First, let me declare an interest. I am an older man, metaphorically hurtling towards a BlankZero birthday, but I think I'm relatively safe in mixed company. And, by the way, I probably won't contemplate voting Liberal Democrat while Chris Rennard continues to enjoy the party whip in the Lords.
Of course, I'm nowhere near as ancient as the Methuselah Vince Cable, but I am the youthful Brooks Newmark's senior by about 0.35 of a decade.
I mention these two gents of the Commons political classes as they have both fallen foul of one of the oldest tricks of espionage and journalistic practice. It even has a name: honeytrap, defined by the Oxford dictionary as "a strategem in which an attractive person entices another person into revealing information or doing something unwise".
Dear old Vince, fairly newly installed in ministerial office in 2010, decided to show off to a couple of young women who came calling at one of his constituency surgeries. He strayed into heady political territory, mouthing off inappropriately - given his Cabinet responsibilities - about Rupert Murdoch, and of course the two young persons were really undercover reporters for the Telegraph, posing as supporters of Mr/Dr Cable's party, the Liberal Democrats.
There followed Vincesque wailing and gnashing of teeth. Moans were made about this and that Telegraph report to the Press Complaints Commission, and editorial knuckles were duly rapped.
Similar anguish about alleged press entrapment surrounds last weekend's (snigger, snigger) tale of Mr Newmark, who sent an online snap of his winky (qv), it is said framed by a fetching glimpse of his paisley pyjamas, to a "young woman" who was actually a male undercover (sic) reporter. The full tabloid exposé got an airing in the Sunday Mirror.
I got into a bit of a Twitter spat on Sunday with a Zoe Williams, of the Guardian, after I took issue with her piece suggesting that Mr Newmark should not have resigned his ministerial office for his action. I say "a", because I was as unfamiliar with her and her oeuvre as I'm certain she is of me and mine.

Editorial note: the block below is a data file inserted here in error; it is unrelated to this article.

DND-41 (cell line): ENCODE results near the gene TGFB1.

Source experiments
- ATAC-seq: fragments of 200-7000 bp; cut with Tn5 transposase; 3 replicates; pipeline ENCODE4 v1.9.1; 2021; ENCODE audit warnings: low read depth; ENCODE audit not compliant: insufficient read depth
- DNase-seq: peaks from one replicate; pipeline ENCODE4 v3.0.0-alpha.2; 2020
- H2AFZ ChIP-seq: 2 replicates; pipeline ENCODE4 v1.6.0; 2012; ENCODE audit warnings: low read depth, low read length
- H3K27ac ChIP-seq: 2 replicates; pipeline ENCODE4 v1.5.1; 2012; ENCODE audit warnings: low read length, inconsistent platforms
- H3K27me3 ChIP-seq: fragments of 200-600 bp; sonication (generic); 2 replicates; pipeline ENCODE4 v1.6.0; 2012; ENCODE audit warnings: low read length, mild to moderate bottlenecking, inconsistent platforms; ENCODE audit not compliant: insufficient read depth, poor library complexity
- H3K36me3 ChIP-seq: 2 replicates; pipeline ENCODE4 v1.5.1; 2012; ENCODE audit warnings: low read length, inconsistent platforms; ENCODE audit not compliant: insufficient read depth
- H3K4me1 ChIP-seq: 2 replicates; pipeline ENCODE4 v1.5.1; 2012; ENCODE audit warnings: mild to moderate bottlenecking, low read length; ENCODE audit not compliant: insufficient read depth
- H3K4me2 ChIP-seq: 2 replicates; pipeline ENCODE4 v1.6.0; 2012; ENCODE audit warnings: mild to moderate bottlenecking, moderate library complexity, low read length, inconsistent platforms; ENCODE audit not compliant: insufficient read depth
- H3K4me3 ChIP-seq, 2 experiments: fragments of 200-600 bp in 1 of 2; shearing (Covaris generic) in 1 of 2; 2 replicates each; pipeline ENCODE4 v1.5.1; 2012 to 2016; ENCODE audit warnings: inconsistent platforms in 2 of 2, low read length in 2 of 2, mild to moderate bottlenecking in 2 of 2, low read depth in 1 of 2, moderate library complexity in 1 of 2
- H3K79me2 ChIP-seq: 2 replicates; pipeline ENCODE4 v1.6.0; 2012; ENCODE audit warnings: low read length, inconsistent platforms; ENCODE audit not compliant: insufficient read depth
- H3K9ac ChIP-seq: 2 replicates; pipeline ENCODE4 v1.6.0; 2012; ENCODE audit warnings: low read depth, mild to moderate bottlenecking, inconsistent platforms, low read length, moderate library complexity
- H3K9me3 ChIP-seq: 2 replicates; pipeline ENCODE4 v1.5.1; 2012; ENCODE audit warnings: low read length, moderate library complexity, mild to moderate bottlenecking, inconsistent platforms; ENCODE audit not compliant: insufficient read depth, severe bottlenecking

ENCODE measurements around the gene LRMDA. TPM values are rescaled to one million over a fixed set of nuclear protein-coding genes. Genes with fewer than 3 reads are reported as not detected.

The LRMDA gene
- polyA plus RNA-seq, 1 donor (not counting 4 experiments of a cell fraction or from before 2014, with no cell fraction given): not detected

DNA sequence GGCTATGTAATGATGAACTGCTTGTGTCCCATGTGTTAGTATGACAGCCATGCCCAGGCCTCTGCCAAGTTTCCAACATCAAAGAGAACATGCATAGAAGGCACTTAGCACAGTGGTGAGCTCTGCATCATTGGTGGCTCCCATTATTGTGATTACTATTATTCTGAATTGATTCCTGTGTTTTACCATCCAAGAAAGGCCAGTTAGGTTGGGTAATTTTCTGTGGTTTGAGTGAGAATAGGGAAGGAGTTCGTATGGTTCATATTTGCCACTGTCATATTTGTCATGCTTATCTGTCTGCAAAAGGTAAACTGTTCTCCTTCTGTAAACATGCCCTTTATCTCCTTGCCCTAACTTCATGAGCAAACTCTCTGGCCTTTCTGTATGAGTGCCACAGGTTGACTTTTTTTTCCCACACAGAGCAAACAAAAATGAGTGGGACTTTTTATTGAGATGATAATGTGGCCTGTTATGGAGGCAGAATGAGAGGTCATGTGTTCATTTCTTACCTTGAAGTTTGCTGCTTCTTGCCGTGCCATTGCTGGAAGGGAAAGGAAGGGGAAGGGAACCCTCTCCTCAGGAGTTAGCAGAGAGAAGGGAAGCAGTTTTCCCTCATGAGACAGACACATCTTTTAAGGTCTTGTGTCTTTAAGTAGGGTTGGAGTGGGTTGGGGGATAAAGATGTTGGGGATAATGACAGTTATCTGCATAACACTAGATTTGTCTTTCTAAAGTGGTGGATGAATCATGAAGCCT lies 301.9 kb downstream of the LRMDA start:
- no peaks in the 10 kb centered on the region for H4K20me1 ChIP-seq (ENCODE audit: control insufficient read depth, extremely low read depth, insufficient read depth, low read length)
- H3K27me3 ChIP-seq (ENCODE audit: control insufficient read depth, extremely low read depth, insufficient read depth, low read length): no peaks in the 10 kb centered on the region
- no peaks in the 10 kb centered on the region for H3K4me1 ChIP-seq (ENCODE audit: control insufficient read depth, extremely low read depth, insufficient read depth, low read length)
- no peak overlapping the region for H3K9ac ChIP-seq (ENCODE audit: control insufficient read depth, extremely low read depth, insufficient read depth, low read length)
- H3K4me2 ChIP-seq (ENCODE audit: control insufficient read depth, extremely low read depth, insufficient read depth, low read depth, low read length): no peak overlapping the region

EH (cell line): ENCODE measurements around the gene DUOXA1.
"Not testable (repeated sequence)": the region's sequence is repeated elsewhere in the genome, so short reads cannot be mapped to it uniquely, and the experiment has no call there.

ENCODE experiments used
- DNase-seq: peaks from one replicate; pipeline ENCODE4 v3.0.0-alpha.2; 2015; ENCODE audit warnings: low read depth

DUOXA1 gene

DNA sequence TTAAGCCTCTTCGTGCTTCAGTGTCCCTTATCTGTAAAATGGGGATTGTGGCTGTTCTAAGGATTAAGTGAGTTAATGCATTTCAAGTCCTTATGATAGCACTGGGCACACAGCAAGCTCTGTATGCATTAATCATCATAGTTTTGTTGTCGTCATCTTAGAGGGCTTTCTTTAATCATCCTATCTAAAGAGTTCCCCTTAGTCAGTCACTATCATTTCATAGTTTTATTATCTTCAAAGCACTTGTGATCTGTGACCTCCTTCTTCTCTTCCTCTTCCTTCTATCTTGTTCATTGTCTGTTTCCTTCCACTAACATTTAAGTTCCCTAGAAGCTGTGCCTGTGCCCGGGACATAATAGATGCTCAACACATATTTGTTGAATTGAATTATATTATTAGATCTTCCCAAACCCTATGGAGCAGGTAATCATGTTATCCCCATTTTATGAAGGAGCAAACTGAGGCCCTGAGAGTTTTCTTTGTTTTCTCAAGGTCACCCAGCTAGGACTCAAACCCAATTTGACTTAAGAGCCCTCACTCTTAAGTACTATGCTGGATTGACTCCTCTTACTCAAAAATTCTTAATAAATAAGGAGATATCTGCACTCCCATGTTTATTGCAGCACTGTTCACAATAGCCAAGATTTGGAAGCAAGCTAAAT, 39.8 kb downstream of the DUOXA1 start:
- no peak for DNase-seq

My own view is that Mr Newmark is now unfit even to be an MP on the ground that he is guilty, by his own admission, of an act of gross stupidity: "a complete fool". Of course, he also appeared to have undergone an irony bypass. He requested in a resignation statement that his privacy be respected.
Even people with the disadvantage of being Harvard-educated multimillionaire government ministers ought to be capable of exercising some judgement in answer to the question: "Is it OK for me, a married man with five children and with a brief in the Conservative Party for encouraging more women into Parliament through Women2Win, to send a picture of my schledium to a complete stranger?"
(My screen grab, above, of the organisation's website is from before Mr Newmark was semi-airbrushed out of its history. Then you saw him, now you don't. Although he still gets a text credit. Awww.)
Those of us who are often at the end, so to speak, of the journalistic production line need to have similar concerns as editorial lawyers about the likely provenance and veracity of copy. After us, stories are in the hand of the reader, the written-about and their lawyers.
Yes, some journalistic methods are underhand, but then so can be those of parliamentarians who, say, cook up expenses claims, incubate dodgy dossiers or take inappropriate advantage of their position.
Journalistic sting operations tend to be targeted and, whatever the protestations of the alleged victims and their apologists, often illuminate and amuse the rest of us while embarrassing the stung. I have no sympathy for senior politicians who display unacceptable naivety and get caught out.
The Newmark saga shows an imperfect, supposedly free, robust and knockabout press doing its work: keeping professional politicians with an apparently heightened sense of entitlement on their toes.
We should be grateful that stingers are often playful, investigative journalists who do care about accountable democracy in Britain and are not agents of hostile governments and groups.